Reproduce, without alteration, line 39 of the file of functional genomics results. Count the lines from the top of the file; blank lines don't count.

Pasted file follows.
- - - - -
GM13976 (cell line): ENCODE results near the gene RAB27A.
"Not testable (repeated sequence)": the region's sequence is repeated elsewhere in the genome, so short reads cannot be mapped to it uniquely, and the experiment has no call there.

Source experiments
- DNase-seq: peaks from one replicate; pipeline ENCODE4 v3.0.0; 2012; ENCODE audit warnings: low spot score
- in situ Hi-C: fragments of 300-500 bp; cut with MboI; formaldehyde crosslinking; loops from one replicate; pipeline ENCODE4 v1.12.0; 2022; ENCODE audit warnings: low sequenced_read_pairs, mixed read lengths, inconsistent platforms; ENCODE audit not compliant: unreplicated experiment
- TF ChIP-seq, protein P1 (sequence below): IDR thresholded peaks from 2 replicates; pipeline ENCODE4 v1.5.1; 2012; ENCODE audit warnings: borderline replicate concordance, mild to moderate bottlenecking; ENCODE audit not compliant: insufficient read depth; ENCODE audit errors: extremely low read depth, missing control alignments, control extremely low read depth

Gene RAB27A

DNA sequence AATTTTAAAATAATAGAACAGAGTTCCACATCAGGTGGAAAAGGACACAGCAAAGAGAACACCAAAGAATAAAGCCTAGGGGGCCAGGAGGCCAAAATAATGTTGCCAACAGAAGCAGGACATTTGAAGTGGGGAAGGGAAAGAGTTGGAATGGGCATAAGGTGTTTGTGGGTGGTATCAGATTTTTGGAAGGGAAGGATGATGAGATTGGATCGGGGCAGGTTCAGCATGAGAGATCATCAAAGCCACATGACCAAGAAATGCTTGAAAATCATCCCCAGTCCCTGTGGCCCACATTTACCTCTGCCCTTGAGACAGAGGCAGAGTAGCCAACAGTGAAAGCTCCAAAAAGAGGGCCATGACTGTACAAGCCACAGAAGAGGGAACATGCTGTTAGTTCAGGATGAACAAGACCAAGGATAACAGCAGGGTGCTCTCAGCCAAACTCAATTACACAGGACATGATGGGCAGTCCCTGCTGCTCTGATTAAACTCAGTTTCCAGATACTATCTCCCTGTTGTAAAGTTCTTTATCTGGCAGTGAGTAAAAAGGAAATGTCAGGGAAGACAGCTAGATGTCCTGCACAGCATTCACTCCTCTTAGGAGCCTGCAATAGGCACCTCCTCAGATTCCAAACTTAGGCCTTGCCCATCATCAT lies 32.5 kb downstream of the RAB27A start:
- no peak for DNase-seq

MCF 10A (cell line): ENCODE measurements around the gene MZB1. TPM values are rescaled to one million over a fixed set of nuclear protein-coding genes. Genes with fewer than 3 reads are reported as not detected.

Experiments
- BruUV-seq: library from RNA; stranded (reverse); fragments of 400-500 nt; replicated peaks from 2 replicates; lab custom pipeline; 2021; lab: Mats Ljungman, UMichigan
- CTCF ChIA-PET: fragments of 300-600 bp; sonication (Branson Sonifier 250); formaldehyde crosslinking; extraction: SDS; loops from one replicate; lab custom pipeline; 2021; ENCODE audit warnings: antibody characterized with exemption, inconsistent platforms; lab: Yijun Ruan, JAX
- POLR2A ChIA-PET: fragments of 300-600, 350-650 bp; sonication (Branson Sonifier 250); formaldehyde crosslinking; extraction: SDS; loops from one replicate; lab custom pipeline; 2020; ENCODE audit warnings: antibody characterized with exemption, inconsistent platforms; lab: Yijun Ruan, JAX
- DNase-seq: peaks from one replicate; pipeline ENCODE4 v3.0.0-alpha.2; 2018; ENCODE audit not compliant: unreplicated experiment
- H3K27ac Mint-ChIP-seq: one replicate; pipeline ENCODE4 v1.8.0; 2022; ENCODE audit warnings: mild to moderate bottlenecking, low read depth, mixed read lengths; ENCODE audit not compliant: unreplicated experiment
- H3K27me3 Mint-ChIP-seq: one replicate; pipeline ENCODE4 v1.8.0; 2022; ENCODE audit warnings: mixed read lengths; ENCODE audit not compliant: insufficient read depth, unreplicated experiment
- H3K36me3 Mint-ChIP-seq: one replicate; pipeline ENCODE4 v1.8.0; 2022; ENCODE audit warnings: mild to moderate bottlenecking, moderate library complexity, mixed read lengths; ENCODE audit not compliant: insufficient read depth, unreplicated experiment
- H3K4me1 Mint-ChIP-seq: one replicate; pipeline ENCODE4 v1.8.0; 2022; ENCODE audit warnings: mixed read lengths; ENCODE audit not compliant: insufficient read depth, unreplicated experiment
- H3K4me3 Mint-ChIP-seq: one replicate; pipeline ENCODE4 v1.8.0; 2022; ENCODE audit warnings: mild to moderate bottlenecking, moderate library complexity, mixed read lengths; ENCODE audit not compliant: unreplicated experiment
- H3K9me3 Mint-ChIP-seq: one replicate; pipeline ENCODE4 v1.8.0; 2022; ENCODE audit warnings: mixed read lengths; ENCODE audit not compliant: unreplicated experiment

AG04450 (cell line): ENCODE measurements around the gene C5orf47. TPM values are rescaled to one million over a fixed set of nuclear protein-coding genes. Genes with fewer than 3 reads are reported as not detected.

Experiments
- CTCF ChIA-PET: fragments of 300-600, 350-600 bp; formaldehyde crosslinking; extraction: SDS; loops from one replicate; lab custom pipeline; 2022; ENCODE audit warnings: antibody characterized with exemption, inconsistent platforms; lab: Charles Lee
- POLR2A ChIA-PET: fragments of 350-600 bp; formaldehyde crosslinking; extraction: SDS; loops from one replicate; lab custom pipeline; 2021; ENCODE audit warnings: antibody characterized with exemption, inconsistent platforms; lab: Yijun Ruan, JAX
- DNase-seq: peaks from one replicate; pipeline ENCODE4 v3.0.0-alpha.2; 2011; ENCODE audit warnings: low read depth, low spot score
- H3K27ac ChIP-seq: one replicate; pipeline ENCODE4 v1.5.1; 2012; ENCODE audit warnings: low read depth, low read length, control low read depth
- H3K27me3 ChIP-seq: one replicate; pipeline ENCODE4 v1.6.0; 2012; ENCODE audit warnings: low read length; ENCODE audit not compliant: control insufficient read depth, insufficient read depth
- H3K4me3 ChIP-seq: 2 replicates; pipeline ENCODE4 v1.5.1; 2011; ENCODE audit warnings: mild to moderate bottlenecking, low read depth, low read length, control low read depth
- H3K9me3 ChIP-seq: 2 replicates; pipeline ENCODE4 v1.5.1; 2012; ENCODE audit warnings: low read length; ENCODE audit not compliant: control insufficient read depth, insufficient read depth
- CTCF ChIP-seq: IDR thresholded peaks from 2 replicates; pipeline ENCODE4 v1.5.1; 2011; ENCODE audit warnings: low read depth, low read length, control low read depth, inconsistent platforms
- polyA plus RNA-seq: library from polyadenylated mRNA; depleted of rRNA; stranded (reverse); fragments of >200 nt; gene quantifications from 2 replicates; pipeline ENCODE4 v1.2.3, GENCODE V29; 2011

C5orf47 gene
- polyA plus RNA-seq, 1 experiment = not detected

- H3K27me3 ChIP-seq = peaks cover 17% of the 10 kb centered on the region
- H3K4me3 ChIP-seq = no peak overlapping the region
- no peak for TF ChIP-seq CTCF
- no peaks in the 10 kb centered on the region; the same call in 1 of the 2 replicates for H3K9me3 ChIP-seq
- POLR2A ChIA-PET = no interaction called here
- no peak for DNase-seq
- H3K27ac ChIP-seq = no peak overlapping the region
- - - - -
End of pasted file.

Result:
- POLR2A ChIA-PET = no interaction called here